Soil cannot hold an infinite amount of water. At some point, soil becomes saturated and will not allow additional infiltration. For any given rainfall amount, when saturation occurs, surface runoff will increase as infiltration approaches zero. From a flash flood perspective, if recent rains have saturated the soil in a local area, additional rains, particularly if they are expected to produce heavy rainfall, significantly increase the amount of surface runoff and the potential for flash flooding.
The type and amount of ground cover impacts the amount of surface runoff. Vegetation tends to collect water on its leaves and foliage, slow down or inhibit surface runoff, and increase the time available for infiltration. When vegetation does not exist, as often occurs after large fires, surface runoff increases and flood problems increase.
Temperature impact soil infiltration. As a result, if the soil freezes during the winter, surface runoff increases.
Based on the overview provided above, it should be obvious that determining surface runoff at any given point is a very complex calculation that depends upon many variables. As a result, the National Weather Service River Forecast Centers (RFCs) use hydrologic models that take these variations into consideration. Everyday they take the daily rainfall, modify soil moisture, and calculate surface runoff into streams and rivers.
Part of this process is the production of flash flood indices that tell forecasters how much rain must fall into a watershed over a specified period (usually 3 hours) to produce flash flooding. If you know how much rain has fallen and the response time for a given watershed (which is based on the physical characteristics described above), you can determine the height and time of a potential flash flood. Determing the rainfall amount is the meteorological part of this challenge.
As noted above, for flash flooding to occur at a location there must be high rainfall rates over an extended period of time and hydrologic conditions that favor rapid runoff at that location. High rainfall rates are often associated with large mid-latitude cyclones, tropical cyclones, and deep moist convection (thunderstorms). Large areas of rainfall associated with the first two weather systems are easy to anticipate using numerical models. However, forecasting deep moist convection is a little more challenging.
To produce high rainfall rates at a location, thunderstorms affecting that area and producing significant rainfall usually fall into one of several categories:
In all cases, high rainfall rates must produce sufficient rainfall to surpass the minimum amount of water needed to produce rapid water rises in a watershed, i.e., flash flooding. Recognizing these situations is not always easy. In most situations this recognition involves the movement of thunderstorms cells and the availability of moisture to sustain the deep moisture convection.
Thunderstorm cells tend to move with the mean wind in the cloud bearing layer. If the winds in the mid and upper troposphere are weak, thunderstorms will move slowly or very little. If conditions are favorable for continued thunderstorm development (i.e., the presence of moisture, instability and a lifting mechanism), a cluster of storms (such as a mesoscale convective system or MCS) will persist over an area and increase the chance for flash flooding.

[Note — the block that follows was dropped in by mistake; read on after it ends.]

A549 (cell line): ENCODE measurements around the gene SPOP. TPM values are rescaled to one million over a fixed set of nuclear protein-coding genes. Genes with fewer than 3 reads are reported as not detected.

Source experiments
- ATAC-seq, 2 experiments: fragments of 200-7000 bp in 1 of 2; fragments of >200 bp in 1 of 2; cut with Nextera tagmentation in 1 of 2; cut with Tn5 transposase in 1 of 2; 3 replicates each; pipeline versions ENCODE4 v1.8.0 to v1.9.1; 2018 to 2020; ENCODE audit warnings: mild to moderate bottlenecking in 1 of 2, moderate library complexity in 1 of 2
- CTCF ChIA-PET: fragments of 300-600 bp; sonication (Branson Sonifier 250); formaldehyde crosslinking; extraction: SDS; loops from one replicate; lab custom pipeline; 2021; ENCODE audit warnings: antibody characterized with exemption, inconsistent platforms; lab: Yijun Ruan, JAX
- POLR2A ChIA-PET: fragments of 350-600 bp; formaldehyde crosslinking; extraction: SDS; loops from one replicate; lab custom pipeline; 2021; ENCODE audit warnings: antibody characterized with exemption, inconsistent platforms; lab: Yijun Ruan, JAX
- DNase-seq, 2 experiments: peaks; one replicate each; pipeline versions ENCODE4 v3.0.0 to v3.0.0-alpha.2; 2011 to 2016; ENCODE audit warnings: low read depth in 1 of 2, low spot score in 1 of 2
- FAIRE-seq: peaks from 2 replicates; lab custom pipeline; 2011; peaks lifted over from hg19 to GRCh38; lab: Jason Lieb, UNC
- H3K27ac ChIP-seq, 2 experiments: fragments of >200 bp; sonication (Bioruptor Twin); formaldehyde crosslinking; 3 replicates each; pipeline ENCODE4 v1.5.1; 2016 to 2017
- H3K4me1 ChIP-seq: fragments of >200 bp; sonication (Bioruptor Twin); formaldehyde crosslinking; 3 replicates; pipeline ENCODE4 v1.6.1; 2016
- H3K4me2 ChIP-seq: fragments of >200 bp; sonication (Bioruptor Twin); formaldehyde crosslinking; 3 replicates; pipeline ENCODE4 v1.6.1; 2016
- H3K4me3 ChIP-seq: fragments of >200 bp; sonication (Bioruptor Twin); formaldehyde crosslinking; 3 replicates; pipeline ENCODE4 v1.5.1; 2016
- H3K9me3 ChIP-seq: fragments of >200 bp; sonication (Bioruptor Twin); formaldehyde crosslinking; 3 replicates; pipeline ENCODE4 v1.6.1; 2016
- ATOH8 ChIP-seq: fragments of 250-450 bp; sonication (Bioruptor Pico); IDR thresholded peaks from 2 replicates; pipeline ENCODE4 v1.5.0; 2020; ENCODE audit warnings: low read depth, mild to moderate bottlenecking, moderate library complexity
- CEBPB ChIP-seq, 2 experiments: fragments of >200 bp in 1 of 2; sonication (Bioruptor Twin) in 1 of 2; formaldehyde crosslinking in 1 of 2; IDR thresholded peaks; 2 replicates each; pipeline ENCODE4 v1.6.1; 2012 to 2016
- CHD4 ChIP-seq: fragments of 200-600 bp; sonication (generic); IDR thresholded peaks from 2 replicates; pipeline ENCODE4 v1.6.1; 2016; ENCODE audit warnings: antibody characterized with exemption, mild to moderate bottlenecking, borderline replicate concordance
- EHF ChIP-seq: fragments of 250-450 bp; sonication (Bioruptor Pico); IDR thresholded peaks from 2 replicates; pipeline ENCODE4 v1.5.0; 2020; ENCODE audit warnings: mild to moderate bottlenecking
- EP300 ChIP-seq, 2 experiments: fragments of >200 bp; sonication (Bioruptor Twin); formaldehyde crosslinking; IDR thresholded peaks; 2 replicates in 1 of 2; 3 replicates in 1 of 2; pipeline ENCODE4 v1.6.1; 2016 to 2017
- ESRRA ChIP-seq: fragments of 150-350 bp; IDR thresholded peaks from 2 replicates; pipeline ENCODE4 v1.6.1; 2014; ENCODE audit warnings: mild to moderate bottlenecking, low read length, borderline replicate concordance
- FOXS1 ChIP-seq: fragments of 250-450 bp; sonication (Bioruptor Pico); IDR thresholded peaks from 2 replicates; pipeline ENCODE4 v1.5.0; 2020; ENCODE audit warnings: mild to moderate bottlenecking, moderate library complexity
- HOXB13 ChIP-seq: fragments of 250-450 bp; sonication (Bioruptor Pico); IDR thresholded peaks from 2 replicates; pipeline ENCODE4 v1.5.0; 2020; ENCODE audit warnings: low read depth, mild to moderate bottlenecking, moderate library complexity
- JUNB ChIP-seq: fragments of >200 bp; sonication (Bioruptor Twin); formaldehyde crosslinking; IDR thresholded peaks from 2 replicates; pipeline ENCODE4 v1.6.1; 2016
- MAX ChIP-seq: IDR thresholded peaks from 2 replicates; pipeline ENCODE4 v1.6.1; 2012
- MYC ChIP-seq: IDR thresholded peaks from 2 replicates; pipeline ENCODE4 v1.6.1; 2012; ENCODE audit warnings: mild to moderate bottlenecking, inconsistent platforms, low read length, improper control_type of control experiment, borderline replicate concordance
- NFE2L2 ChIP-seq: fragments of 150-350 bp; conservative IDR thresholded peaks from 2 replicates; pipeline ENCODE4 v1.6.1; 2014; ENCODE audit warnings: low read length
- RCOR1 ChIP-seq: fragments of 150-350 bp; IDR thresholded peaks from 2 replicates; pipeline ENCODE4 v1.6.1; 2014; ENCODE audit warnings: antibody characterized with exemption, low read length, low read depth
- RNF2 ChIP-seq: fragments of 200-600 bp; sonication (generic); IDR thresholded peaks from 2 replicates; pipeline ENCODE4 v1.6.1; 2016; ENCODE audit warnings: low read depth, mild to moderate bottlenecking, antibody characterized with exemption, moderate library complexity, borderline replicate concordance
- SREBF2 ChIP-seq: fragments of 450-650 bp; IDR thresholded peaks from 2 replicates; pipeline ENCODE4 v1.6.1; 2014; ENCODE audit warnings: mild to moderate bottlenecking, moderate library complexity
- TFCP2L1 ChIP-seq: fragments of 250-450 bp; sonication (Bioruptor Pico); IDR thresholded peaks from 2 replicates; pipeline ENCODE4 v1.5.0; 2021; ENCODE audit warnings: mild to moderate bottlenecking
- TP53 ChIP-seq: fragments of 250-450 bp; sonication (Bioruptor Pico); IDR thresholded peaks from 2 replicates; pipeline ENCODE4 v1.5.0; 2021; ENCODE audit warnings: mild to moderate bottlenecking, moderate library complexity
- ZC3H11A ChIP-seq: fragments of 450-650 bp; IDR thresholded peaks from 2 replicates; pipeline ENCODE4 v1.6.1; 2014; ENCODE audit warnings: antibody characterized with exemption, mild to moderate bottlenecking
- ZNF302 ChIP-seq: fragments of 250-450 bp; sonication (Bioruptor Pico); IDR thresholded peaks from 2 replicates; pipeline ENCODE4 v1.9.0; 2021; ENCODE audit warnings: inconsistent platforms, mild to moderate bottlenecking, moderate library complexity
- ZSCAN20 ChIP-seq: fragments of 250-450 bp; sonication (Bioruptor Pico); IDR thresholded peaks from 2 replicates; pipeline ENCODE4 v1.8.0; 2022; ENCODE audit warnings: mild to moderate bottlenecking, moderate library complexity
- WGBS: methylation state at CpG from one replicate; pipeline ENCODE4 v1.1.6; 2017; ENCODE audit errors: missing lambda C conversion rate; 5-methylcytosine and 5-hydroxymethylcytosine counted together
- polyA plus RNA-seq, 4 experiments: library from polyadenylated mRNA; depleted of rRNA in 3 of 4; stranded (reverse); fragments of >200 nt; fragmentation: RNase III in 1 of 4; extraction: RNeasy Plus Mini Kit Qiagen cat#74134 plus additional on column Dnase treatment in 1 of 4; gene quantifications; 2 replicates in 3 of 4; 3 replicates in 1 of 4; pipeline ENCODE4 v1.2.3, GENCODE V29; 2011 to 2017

If the mean wind in the cloud bearing layer is parallel to a low level boundary (such as a stationary front or outflow boundary), thunderstorm cells will move along the front and repeatedly traverse the same area. If conditions along the front or boundary are favorable for continued thunderstorm development, storms can persist over an area for an extended period of time and increase the chance for flash flooding.
In areas of elevated terrain, low level forcing and weak upper winds can often combined to produce thunderstorms that appear anchored to the terrain. If these storms are producing significant rainfall, flash floods can result. An excellent example of this situation was the Big Thompson Canyon flash flood in the later 1970s.
For a MCS to produce significant rainfall, its moisture must be continually replenished. This means that there must be a high moisture content through a deep layer of the atmosphere available to flow into the complex, i.e., a moisture source "to feed the mesoscale beast." A feature common to many flash flood situations is a low level jet (LLJ) flowing into a stationary boundary along a low level moist tongue. (See figure below.) This strong inflow of moist unstable air provides the fuel to keep the convection going as well as supplying the moisture needed to produce heavy rainfall.
The LLJ is a noctural phenomenom and is frequently a forcing mechanism for the occurrence of nighttime thunderstorms.
This web page has provided an overview of the conditions needed to produce flash flooding. Many of the inqredients occur frequently, but they need to occur at the same time and in the same place to produce flash flooding.
A significant amount of the material found on this web page is based on the article by Bob Davis (2001), listed below. It is highly recommended that you review this reference for a much more indepth knowledge of flash flood forecasting.
Davis, Robert S., 2001: Flash Flood Forecast and Detection Methods. (Article in: Severe Convective Storms, C.A.Doswell III, editor.) American Meteorological Society, pp. 481-525.